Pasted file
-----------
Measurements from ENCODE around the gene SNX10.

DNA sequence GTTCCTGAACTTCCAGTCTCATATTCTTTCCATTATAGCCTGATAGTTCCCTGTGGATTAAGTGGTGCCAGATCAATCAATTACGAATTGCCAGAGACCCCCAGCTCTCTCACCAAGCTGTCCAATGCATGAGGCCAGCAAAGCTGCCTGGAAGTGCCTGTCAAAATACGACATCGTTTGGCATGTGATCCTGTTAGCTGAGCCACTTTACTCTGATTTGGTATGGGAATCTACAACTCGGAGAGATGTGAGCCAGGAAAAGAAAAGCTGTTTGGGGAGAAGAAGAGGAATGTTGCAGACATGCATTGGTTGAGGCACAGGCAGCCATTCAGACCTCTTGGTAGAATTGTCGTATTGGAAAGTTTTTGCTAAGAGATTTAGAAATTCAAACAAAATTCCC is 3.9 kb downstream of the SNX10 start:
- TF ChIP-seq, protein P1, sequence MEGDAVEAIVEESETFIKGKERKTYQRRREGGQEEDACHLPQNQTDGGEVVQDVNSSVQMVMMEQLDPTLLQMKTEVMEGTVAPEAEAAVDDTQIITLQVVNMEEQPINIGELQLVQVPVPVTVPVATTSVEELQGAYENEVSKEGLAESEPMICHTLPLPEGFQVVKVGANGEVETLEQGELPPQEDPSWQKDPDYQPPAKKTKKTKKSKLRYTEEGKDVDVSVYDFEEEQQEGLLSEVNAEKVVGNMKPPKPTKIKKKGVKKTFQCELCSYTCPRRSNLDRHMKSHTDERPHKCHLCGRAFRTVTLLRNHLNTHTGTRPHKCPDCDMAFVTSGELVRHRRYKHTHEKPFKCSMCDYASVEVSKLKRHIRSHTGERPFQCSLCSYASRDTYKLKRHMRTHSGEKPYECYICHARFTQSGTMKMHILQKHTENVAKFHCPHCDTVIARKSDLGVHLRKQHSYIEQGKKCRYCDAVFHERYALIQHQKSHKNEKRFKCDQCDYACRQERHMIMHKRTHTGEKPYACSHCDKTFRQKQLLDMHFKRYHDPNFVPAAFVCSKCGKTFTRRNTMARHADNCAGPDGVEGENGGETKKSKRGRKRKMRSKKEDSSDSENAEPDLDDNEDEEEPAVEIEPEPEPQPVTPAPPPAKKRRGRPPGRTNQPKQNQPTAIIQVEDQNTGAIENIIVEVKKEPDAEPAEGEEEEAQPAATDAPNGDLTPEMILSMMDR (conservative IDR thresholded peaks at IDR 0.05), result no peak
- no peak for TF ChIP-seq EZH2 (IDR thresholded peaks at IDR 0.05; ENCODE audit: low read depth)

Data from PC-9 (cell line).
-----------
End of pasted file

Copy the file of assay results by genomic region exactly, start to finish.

Measurements from ENCODE around the gene SNX10.

DNA sequence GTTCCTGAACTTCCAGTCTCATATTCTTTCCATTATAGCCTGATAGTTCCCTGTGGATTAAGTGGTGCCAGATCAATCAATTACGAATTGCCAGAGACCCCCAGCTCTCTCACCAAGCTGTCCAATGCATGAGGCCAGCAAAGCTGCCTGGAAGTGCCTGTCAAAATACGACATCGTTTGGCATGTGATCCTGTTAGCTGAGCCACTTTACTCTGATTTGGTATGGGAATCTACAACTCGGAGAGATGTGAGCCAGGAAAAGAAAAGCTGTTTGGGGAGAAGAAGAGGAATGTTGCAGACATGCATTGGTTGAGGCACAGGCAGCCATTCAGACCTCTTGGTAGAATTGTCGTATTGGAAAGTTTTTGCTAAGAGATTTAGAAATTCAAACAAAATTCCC is 3.9 kb downstream of the SNX10 start:
- TF ChIP-seq, protein P1, sequence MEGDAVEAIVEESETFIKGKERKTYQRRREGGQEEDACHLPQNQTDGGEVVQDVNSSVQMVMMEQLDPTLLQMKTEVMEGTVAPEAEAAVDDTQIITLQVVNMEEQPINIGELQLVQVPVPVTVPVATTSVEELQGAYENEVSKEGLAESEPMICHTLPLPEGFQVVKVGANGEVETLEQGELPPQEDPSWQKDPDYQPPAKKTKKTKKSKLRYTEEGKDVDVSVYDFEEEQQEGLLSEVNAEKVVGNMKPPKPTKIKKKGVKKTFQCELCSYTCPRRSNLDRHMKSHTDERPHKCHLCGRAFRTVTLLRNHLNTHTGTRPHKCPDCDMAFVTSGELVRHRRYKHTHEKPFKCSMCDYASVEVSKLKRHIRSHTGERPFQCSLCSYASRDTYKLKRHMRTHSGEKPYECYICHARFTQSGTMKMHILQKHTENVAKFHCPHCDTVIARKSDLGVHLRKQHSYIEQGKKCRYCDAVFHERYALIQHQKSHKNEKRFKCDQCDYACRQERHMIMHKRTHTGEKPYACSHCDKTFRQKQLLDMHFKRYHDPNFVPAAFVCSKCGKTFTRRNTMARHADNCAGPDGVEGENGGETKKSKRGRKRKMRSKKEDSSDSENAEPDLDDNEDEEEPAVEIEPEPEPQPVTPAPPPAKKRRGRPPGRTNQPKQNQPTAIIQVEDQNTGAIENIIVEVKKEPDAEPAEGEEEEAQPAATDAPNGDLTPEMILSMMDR (conservative IDR thresholded peaks at IDR 0.05), result no peak
- no peak for TF ChIP-seq EZH2 (IDR thresholded peaks at IDR 0.05; ENCODE audit: low read depth)

Data from PC-9 (cell line).